Residential investors and developers: tax legislation

Taxing times

30 April 2015

Rosalind Rowe provides an update on changes in UK tax legislation that affect residential investors and developers

The tax regime for investors and developers of residential property has become more complex with the changes introduced during 2014.

We have seen a wholesale transformation of the application of stamp duty land tax (SDLT) not only in relation to the calculation but also in relation to the location of the property. At present, only Scotland will have a different tax regime but Wales may also opt for its own, although not for at least a couple of years.

Changes to SDLT

SDLT, previously a ‘slab’ tax, was replaced by a progressive rate tax for residential property in the UK from midnight on 3 December 2014.

Under the slab tax, if the house price fell within a band then SDLT was applied at that rate; the result was a ‘dead zone’ around £250,000 given SDLT was levied on a house selling for £250,000 at 1% but the rate rose to 3% (an increase of £5,000) if the price rose by just £1.

Now the price is allocated to bands (from 0% up to £125,000 with a top rate of 12% for any proceeds above £1.5m). Here is an example of how the new rules work: Under the old rules if you bought a house for £185,000, you would have had to pay 1% tax on the full amount – a total of £1,850.

Under the new rules, for the same property you will pay nothing on the first £125,000 and 2% on the remaining £60,000. This works out as £1,200, a saving of £650 (HMRC factsheet December 2014).

In addition, from 1 April 2015 buyers of residential property located in Scotland will face a further change when the land and buildings transaction tax (LBTT) comes into force. LBTT will also be a progressive tax but there are differences from SDLT in the rest of the UK. For example, the entry point is at a higher value (£135,000) but the highest rate of 12% will apply to the value over £1m (compared with £1.5m outside Scotland).

There are also differences in multiple dwellings relief (MDR). In the UK, when the slab tax was in place the SDLT was calculated by taking the average of a portfolio’s value and determining what band this fell into. That rate (minimum 1%) was then applied to the whole portfolio. Under the new UK (not Scotland) regime, the SDLT on a portfolio will be determined by identifying the average value and then calculating the rate of SDLT payable, using the new bandsThis effective rate would then be applied to the portfolio, retaining the 1% minimum rate.

In Scotland, while there is to be a similar calculation for MDR using the Scottish bands, the minimum tax has just been determined. The Scottish Government had proposed there be a ‘floor’ of 40% of what the LBTT would have been without the relief; respondents said this was too high and it has now been set at 25%.

In both Scotland and the rest of the UK, if the tax exceeds the commercial rate it is worth considering the relief for commercial letting. Where six or more separate dwellings are purchased in one transaction, the units are not treated as residential. The benefit is that the SDLT (UK not Scotland) will be capped at 4%; in Scotland LBTT rates are also progressive for commercial property with a top rate of 4.5%.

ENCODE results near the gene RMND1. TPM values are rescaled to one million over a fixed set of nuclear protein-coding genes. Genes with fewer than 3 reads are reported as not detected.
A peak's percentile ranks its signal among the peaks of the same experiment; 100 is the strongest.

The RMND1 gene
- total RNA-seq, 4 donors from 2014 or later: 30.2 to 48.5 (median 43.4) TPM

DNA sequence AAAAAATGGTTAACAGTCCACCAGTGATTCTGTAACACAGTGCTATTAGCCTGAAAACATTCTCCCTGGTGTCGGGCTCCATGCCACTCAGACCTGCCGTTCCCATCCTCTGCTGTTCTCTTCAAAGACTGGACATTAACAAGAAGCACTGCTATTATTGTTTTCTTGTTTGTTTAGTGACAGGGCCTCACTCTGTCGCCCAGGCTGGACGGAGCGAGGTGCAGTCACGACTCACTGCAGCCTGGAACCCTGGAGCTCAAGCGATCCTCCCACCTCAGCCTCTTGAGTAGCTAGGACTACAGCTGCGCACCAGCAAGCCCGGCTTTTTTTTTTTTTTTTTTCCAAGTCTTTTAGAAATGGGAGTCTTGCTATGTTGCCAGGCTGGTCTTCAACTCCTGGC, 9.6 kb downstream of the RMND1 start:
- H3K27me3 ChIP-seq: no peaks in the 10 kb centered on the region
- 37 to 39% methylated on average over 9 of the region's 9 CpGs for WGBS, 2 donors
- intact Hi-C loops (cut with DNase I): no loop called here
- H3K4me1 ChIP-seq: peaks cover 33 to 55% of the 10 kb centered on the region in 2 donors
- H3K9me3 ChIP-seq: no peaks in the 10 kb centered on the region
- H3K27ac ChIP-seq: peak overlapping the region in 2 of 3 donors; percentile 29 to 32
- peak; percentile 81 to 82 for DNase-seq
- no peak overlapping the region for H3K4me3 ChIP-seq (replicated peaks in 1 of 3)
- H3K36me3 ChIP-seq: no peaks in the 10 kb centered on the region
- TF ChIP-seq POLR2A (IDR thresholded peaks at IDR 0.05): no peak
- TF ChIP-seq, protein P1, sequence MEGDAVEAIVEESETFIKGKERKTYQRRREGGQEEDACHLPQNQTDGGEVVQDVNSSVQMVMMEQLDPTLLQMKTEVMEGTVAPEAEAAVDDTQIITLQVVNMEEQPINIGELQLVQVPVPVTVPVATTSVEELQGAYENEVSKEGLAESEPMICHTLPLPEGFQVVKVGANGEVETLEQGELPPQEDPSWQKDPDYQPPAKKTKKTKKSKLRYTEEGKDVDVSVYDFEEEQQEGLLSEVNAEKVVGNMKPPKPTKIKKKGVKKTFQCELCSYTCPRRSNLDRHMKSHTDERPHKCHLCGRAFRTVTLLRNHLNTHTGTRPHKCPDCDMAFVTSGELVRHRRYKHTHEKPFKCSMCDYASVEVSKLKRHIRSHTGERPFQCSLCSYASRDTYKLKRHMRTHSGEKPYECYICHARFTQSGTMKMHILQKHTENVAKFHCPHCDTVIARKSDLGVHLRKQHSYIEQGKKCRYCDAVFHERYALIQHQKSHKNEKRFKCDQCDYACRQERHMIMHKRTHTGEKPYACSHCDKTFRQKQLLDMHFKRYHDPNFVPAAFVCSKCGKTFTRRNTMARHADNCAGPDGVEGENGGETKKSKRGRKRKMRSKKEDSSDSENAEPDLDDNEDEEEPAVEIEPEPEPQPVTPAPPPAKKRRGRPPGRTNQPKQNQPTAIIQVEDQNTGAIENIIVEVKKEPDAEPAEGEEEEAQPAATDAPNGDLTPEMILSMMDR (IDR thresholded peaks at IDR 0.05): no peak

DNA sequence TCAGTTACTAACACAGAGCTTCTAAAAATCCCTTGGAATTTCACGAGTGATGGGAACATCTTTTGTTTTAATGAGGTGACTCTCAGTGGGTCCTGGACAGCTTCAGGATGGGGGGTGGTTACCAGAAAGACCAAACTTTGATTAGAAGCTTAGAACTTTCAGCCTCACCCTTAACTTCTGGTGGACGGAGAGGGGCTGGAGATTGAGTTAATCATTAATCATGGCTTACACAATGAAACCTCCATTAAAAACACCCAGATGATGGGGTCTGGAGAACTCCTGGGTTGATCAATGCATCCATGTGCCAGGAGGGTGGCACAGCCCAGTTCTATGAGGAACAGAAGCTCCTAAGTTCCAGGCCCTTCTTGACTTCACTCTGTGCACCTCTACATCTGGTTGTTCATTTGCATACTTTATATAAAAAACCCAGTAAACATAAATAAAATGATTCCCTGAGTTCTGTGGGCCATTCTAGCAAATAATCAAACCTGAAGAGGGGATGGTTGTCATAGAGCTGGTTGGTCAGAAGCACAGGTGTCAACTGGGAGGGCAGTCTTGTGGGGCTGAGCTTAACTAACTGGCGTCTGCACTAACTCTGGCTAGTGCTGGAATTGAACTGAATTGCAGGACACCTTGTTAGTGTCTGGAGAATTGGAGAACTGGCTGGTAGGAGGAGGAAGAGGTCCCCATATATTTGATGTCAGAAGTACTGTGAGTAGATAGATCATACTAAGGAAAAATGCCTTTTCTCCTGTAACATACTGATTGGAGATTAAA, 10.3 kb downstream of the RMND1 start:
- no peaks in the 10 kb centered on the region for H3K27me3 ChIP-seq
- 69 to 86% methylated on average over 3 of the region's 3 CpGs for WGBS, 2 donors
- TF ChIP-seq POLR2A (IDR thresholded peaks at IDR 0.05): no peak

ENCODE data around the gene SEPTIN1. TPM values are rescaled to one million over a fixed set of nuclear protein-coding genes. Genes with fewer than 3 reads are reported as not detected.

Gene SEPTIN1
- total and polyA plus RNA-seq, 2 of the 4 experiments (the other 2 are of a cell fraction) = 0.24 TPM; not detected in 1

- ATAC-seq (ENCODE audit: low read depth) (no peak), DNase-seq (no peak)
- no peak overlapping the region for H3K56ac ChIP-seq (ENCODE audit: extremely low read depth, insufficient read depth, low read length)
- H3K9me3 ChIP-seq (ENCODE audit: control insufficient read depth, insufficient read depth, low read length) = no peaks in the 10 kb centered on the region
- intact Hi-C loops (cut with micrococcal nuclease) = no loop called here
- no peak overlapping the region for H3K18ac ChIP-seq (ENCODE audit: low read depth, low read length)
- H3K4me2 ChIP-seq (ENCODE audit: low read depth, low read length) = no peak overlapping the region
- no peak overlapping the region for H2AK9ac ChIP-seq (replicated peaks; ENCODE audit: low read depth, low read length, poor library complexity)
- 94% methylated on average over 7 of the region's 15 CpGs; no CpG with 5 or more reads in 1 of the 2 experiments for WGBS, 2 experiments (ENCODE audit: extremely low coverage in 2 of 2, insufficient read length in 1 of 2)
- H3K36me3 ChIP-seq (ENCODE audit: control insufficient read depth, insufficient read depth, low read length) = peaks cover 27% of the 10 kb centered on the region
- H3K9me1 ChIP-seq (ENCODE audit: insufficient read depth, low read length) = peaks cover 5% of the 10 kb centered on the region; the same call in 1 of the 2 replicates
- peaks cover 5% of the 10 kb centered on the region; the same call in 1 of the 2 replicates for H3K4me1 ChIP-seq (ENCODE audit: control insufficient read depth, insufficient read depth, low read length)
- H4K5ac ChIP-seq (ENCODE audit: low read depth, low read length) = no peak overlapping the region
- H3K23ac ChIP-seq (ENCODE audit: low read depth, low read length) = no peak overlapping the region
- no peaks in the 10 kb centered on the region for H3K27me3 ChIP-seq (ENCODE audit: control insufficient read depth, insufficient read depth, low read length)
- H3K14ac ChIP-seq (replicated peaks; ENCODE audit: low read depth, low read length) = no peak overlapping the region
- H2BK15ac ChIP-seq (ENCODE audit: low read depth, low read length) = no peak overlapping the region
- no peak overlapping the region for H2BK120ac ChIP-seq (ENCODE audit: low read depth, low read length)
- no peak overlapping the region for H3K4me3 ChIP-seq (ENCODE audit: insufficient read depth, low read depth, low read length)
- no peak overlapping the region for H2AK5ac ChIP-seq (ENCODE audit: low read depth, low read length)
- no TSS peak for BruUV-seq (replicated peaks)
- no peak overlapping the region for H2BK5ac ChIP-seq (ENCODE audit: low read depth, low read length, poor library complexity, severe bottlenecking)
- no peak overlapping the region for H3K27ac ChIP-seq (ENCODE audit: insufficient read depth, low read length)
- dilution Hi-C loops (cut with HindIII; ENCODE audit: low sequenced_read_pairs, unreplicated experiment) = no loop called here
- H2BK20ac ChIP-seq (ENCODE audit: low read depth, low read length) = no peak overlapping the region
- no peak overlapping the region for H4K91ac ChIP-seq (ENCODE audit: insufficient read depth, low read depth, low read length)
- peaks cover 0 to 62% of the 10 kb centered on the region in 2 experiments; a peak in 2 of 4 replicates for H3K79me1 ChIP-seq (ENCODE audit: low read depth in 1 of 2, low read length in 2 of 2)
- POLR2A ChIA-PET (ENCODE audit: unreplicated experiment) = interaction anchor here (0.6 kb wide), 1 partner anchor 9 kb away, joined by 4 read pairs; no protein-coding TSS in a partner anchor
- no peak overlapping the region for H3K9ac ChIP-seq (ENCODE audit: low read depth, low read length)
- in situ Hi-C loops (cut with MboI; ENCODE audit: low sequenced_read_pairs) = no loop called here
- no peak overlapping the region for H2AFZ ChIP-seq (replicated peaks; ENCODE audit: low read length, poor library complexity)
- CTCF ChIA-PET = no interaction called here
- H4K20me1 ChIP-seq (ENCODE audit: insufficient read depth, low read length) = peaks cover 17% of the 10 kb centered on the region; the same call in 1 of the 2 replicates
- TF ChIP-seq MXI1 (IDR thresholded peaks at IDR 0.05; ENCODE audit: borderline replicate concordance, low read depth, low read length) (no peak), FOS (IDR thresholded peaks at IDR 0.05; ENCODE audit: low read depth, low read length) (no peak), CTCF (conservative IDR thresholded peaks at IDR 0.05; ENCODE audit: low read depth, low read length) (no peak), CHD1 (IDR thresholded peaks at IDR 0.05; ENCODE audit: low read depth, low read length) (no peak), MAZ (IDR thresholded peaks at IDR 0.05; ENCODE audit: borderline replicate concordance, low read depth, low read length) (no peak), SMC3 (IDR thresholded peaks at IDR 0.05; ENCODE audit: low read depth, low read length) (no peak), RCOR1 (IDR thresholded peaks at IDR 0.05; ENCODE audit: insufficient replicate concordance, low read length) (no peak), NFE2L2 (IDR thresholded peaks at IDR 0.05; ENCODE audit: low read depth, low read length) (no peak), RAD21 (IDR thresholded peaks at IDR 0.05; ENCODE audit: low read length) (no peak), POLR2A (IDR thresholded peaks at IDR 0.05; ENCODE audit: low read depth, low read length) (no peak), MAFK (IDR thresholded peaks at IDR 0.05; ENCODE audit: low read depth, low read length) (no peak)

Offshore residential investors

The government has confirmed that the disposal of certain residential accommodation by investors will be subject to tax on capital gains realised on or after 6 April 2015. Draft clauses have been issued for consultation with final legislation expected in the Finance Bill 2015.

The key themes are:

  • diversely held investors (widely held companies, unit trusts etc) may be exempt from the charge
  • the meaning of ‘residential accommodation’ excludes certain types of property such as accommodation for those who are being educated (including a new definition of student accommodation), are in the armed forces, who are ill or disabled
  • the charge will only apply to gains accruing after 5 April 2015; taxpayers can revalue their property at that date or time-apportion the gain to work out the taxable element
  • companies will pay tax at 20% and individuals will pay tax at 18%/28%
  • where the Annual Tax on Enveloped Dwellings (ATED) legislation applies (this is where a residential property is held in a vehicle such as a company) then the tax rate will remain at 28%; where both ATED and capital gains tax could apply then ATED takes preference
  • the disposal must be reported in 30 days. While a withholding of tax had been proposed, payment must now be made at the same time unless the vendor is known to the tax authorities (eg registered as a non-resident landlord) when tax can be paid under the self-assessment regime.

Rosalind Rowe is a Partner in the real estate team at PricewaterhouseCoopers LLP

Further information

This feature is taken from the RICS Property journal (March/April 2015)